Appendix A: Running Code Samples and IDE

The code samples used in this book are available on GitHub—they are grouped by chapters. If a chapter has code samples, look for the directory with the respective name.

Technically, you don’t have to use any integrated development environment (IDE) to run code examples (except the CDB example from [productivity_tools]). Just open the main file in a web browser, and off you go. But using an IDE will make you more productive.

Choosing an IDE

Selecting an IDE that supports JavaScript is a matter of personal preference. Because there is no compilation stage and most of your debugging will be done by using the web browser tools, picking a text editor that supports syntax highlighting is all that most developers need. For example, there is an excellent text editor called Sublime Text 2. Among many programming languages, this editor understands the keywords of HTML, CSS, and JavaScript, and it offers not only syntax highlighting, but also context-sensitive help, and autocomplete.

If you are coming from a Java background, the chances are that you are familiar and comfortable with the Eclipse IDE. In this case, install the Eclipse plug-in VJET for JavaScript support.

Oracle’s IDE NetBeans 7.3 and above support HTML5 and JavaScript development. NetBeans includes a JavaScript debugger that allows your code to connect to the web browser while debugging inside the IDE.

If you prefer Microsoft technologies, they offer excellent JavaScript support in Visual Studio 2012.

Appcelerator offers a free Eclipse-based Aptana Studio 3 IDE. Aptana Studio comes with an embedded web server so that you can test your JavaScript code without the need to start any additional software.

The authors of this book like and recommend using the WebStorm IDE from JetBrains. In addition to smart context-sensitive help, autocomplete, and syntax highlighting, WebStorm offers HTML5 templates, and a code coverage feature that identifies code fragments that haven’t been tested.

Running Code Samples in WebStorm

The WebStorm IDE is pretty intuitive to use. If you’ve never used it before, refer to its Quick Start Guide. When you first start WebStorm, on the Welcome screen, select the option Open Directory. Then, select the directory where you downloaded the samples of a specific book chapter. For example, after opening code samples from [mocking_up_the_app], the WebStorm IDE might look as shown in Code samples from Chapter 1 displayed in WebStorm.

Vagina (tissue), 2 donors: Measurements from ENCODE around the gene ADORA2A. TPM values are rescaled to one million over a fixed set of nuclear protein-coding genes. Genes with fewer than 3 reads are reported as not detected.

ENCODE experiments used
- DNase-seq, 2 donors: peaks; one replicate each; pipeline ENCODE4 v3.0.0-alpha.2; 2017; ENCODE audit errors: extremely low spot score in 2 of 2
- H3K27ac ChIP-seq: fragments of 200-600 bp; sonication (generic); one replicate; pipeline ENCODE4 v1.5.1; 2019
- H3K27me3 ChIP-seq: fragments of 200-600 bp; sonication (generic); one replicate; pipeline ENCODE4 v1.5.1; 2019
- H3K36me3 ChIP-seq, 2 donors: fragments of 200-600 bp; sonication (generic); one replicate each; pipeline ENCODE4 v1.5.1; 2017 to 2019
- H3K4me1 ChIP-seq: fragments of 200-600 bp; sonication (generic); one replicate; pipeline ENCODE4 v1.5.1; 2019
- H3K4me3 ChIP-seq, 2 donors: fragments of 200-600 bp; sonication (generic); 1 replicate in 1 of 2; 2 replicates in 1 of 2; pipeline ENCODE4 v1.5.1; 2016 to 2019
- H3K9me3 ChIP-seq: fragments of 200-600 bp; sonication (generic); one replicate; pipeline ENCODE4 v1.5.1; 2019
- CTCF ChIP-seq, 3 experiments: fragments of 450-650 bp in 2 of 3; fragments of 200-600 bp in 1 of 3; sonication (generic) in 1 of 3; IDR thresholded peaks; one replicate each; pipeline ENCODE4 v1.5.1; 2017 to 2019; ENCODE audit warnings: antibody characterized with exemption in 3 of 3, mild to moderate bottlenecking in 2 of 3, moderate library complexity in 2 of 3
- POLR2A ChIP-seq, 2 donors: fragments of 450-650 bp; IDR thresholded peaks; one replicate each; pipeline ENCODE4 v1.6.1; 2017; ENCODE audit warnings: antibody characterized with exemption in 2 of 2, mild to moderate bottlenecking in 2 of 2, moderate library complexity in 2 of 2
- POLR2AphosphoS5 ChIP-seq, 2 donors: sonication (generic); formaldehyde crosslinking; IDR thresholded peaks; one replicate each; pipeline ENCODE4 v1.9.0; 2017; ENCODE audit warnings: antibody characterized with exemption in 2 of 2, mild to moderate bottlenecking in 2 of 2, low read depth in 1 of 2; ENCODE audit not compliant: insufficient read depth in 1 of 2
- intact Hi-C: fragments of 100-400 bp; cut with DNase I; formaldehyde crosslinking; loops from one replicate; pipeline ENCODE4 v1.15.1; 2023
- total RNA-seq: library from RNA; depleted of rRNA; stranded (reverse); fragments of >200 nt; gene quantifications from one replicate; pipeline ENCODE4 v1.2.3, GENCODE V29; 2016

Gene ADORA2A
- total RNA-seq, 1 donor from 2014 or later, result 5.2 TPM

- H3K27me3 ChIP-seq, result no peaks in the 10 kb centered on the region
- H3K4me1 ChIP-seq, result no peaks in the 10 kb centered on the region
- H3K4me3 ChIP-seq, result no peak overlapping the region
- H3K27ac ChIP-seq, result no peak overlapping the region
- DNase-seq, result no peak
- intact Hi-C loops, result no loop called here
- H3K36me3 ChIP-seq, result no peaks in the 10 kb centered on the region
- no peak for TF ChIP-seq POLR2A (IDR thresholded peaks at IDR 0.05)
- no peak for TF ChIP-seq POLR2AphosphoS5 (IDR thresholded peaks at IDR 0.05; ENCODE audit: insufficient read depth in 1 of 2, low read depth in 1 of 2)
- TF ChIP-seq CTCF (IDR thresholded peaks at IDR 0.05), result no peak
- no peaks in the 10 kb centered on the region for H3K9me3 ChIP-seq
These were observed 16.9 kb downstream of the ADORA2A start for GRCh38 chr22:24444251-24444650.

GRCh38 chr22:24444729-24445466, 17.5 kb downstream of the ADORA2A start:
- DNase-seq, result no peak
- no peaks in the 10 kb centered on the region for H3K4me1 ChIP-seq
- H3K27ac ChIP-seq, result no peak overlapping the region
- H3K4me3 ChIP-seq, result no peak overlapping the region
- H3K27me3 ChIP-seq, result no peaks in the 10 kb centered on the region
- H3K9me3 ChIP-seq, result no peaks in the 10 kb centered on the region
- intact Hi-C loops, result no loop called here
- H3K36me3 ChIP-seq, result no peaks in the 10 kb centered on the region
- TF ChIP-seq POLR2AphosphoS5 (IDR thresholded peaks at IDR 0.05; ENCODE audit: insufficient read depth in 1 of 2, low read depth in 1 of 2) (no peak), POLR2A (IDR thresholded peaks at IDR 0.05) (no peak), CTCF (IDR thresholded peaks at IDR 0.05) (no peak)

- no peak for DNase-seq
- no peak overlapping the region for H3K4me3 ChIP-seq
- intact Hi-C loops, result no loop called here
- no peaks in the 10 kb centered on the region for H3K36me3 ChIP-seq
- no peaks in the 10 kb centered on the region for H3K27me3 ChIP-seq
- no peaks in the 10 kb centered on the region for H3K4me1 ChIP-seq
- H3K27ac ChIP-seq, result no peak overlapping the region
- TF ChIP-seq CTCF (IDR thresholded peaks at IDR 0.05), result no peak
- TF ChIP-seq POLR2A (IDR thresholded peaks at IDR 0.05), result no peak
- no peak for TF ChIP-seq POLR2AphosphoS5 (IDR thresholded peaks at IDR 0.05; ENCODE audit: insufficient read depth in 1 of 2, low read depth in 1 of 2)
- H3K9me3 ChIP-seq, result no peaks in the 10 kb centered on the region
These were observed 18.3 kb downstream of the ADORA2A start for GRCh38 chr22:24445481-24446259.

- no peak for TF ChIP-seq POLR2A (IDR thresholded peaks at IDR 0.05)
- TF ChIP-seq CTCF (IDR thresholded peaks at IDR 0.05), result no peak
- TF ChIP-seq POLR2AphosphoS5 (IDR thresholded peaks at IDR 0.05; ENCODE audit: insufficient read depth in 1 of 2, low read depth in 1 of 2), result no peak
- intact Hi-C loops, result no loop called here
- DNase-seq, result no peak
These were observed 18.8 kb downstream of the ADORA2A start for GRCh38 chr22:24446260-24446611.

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Figure 1. Code samples from Chapter 1 displayed in WebStorm

If you want to create a new HTML or JavaScript file in WebStorm, just select the appropriate menu option under File→New. For example, selecting the menu File→New→HTML File creates the following file with the basic markup:

<!DOCTYPE html>



WebStorm comes with a simple internal web server. Right-click the HTML file that you want to open (for example, index.html) and choose Open in Browser. WebStorm’s internal server will serve the file to the browser.

For example, if WebStorm opens the directory chapter1, as in Code samples from Chapter 1 displayed in WebStorm, you’ll see the following URL in your web browser: http://localhost:63342/chapter1/project-01-get-started.

You can configure in WebStorm the port number of the internal web server via Preferences→Debugger→JavaScript→Built-in server port.

Using Two IDEs: WebStorm and Eclipse

Although we prefer using WebStorm for JavaScript development, we have to use Eclipse for some Java-related projects. In such cases, we create a project in WebStorm pointing at the WebContent directory of our Eclipse project. This way, we still enjoy very smart context-sensitive help offered by WebStorm, and all code modifications become immediately visible in the Eclipse project.

To open the content of the Eclipse WebContent directory in WebStorm, choose File→Open Directory and point it at the WebContent directory of your Eclipse project.

Mac users can also do it another way:

  1. Create a script to launch WebStorm from the command line. To do this, start WebStorm and choose Tools→Create Launcher Script. Agree with defaults offered by the pop-up window shown in Creating the launch script for WebStorm or select another directory located in the PATH system variable of your computer. This creates a script named wstorm, and you’ll be able to start WebStorm from a command line.

    Figure 2. Creating the launch script for WebStorm
  2. Open a terminal window and switch to the directory WebStorm of your Eclipse project. Type the command wstorm . to open WebStorm with the entire content of your WebContent project. So you’ll be doing all JavaScript development in WebStorm, and the Java-related coding in Eclipse while using the same WebContent directory.

Such a complex setup looks like overkill, but we are talking about enterprise development, for which you might have to jump through some hoops to create a convenient working environment for yourself. Besides, you do it only once.